Monday, July 19, 2010

Sarah Palin's biggest lie and ethics violation: readers keep the photos and links coming

It has been quite a weekend here in my little corner of the blogosphere, with a continuing stream of e-mail and comments flowing in from around the country and even abroad. I've heard from mothers, fathers, doctors, artists, nurses, attorneys, writers, college students, and accountants--in other words, a thoroughly varied mix of people who, like me, have often paused to wonder if perhaps they were the crazy ones for doubting the ex-governor's ridiculous story. Who wondered if perhaps the derisive, belittling, and oftentimes insulting labels--like Delusional Conspiracy Theorist or Palin-hater--that had been hurled in their general direction were more on-the-mark than they wanted to realize.

After all, if this was true--if Sarah Palin had indeed faked her last pregnancy, and the little boy with Down syndrome known as Trig were not her own biological child, and the whole amazing Sarah, She-hero of the Skies labor and delivery story was completely made up out of whole cloth--why did no member of the press follow the investigation through until it was resolved in a factual manner? How could this stunning hoax about Trig, whose birth to a forty-four-year old sitting governor was trumpeted from Day One as proof positive of her pro-life bona fides, not be considered a subject worthy of proper, objective, and responsible reporting?

What did this say about the American electorate that so many were so easily duped?

What did this say about the American corporate-owned mainstream media that they all took a pass on the story; that they all, every one of them with the exception of Andrew Sullivan at The Atlantic, simply took the subject--a known, on-the-record fabulist whose catalog of lies big and small reached unprecedented dimensions within a few months of her introduction to the nation--at her word?

And finally, what did this say about the nature of the supposedly people-powered blogs, including The Daily Kos and many others, in that they banned any and all discussion of the former governor's apparent pregnancy hoax and continuing use of the innocent little special-needs boy as a political prop and sales tool, even as they investigated and pilloried male politicians who'd embellished their military histories?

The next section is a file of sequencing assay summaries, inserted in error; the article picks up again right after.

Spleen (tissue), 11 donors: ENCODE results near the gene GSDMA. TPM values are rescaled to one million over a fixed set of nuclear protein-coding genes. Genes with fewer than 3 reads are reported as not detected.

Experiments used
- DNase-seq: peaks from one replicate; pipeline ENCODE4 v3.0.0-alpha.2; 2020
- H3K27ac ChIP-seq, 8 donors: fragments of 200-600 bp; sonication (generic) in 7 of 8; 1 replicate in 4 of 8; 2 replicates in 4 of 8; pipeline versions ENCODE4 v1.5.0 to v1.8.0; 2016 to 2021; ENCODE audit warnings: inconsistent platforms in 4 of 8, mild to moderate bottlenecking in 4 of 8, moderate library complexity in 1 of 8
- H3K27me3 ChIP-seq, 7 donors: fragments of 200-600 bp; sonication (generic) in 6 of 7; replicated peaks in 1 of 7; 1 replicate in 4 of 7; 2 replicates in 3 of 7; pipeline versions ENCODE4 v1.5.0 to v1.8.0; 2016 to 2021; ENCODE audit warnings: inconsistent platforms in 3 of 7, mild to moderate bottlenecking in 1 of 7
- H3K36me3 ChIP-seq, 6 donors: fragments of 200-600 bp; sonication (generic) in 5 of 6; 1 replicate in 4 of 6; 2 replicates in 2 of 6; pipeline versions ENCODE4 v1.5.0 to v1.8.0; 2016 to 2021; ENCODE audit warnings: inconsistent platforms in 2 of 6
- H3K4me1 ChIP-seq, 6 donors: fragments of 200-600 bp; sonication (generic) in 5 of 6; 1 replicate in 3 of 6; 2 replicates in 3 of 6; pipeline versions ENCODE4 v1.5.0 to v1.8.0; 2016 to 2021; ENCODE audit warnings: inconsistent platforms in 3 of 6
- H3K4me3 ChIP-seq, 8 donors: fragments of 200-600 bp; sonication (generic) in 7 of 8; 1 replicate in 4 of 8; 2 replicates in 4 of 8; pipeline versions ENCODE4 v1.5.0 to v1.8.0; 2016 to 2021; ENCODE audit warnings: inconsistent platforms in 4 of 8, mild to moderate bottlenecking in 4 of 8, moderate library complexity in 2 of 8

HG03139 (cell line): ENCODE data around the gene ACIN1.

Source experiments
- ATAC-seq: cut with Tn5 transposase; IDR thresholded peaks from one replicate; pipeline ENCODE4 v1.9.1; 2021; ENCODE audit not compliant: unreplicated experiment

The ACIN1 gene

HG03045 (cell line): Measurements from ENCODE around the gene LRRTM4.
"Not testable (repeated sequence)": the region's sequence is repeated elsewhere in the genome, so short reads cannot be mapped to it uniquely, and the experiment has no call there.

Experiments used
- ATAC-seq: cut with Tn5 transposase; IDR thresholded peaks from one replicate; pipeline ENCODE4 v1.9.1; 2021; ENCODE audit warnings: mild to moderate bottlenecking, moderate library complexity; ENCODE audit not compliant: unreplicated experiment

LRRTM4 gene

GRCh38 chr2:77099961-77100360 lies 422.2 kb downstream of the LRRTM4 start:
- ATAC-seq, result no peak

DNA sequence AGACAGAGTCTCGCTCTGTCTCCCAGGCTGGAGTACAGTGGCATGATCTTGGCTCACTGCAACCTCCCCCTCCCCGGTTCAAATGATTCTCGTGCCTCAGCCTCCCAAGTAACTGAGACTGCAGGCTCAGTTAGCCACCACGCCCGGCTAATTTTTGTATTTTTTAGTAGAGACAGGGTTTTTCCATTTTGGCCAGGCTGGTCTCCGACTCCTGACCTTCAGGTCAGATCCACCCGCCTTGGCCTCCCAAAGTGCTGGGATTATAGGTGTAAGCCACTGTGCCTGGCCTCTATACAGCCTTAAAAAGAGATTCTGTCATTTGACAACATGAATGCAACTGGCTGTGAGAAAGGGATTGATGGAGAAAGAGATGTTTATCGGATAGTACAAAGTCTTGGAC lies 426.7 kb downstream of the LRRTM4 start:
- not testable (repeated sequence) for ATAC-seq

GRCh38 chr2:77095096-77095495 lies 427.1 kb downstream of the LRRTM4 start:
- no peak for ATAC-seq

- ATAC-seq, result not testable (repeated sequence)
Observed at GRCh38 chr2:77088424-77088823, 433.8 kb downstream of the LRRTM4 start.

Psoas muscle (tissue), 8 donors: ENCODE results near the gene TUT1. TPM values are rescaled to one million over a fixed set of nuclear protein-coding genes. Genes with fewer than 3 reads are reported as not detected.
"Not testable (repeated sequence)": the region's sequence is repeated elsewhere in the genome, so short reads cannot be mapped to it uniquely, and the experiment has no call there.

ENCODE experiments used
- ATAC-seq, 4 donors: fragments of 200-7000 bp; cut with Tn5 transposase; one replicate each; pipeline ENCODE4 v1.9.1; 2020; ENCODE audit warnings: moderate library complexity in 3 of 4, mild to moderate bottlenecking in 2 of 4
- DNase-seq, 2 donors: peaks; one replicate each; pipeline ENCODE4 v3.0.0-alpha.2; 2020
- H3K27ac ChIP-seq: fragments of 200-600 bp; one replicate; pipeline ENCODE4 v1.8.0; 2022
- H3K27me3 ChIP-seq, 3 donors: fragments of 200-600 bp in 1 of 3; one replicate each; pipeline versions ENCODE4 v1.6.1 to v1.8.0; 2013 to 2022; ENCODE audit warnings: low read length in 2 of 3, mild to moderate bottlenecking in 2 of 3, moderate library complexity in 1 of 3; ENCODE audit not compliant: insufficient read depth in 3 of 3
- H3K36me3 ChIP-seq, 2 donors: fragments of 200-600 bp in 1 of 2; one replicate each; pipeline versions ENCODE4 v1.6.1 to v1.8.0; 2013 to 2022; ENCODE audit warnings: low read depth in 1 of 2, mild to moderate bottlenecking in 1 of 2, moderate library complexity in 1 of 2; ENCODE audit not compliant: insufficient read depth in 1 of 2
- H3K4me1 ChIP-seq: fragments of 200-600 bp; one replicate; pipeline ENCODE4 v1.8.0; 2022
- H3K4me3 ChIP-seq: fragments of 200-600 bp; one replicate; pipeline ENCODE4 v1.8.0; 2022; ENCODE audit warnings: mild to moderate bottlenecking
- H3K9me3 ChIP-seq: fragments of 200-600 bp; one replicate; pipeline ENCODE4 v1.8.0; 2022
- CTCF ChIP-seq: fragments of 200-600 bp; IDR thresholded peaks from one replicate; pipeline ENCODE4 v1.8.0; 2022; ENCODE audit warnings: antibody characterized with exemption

I'd like to share some more e-mails. Or rather, the wonderful graphic in one, and the interesting article and photo from a British newspaper in two others.

Reader T, who now realizes this story involves considerably more than just gossip or conspiracy theories, writes:
Damn you, litbrit. I can't stop thinking about this now.

His terrific graphic includes a quote and photo from the Anchorage Daily News alongside the version he lightened himself and another photo of a clearly-pregnant Palin in her twenties (click to enlarge):

Reader V and Reader A send the link to an article in Britain's Daily Mail, about Prime Minister David Cameron's wife Samantha, who is coincidentally seven months pregnant (my emphasis):

Most airlines allow pregnant women to fly up to and including the 36th week, provided the pregnancy has been straightforward.

Mrs Cameron's baby is understood to be due in early September, meaning she could still travel if she wished.

But she pulled out of a trip last month to the G8 and G20 summits in Canada, citing exhaustion, and has apparently balked at the prospect of another long flight.

She will also miss a trip by the Prime Minister to India to promote a new 'special relationship' with Britain later this month.

'Samantha Cameron was very keen to come to India, but she won't be coming as she is expecting a baby in September,' said one British diplomat.

'The Camerons are very thrilled at the news and don't want to take any chances with the baby on the way.'

Here's the normally very slim Mrs. Cameron, who's now seven months pregnant:

I join all mothers everywhere in wishing Samantha Cameron a safe, speedy, and joyful birth experience. I'm reminded of the time during my last pregnancy, when I was boarding a short flight--from Philadelphia to Tampa--and although I was only six months along, various airline personnel stopped me and asked me, repeatedly, if I was "okay to fly". They couldn't take their eyes off my abdomen, which looked exactly like the one in that photo above: a baby bump that holds an actual baby.


For a wealth of on-the-record documents, photos, and videos, please see Palingates, especially their sidebar. In addition to Andrew Sullivan's The Daily Dish, other blogs who've covered this story for many moons include Palin's Deeptions, The Immoral Minority, and Palin Babygate.

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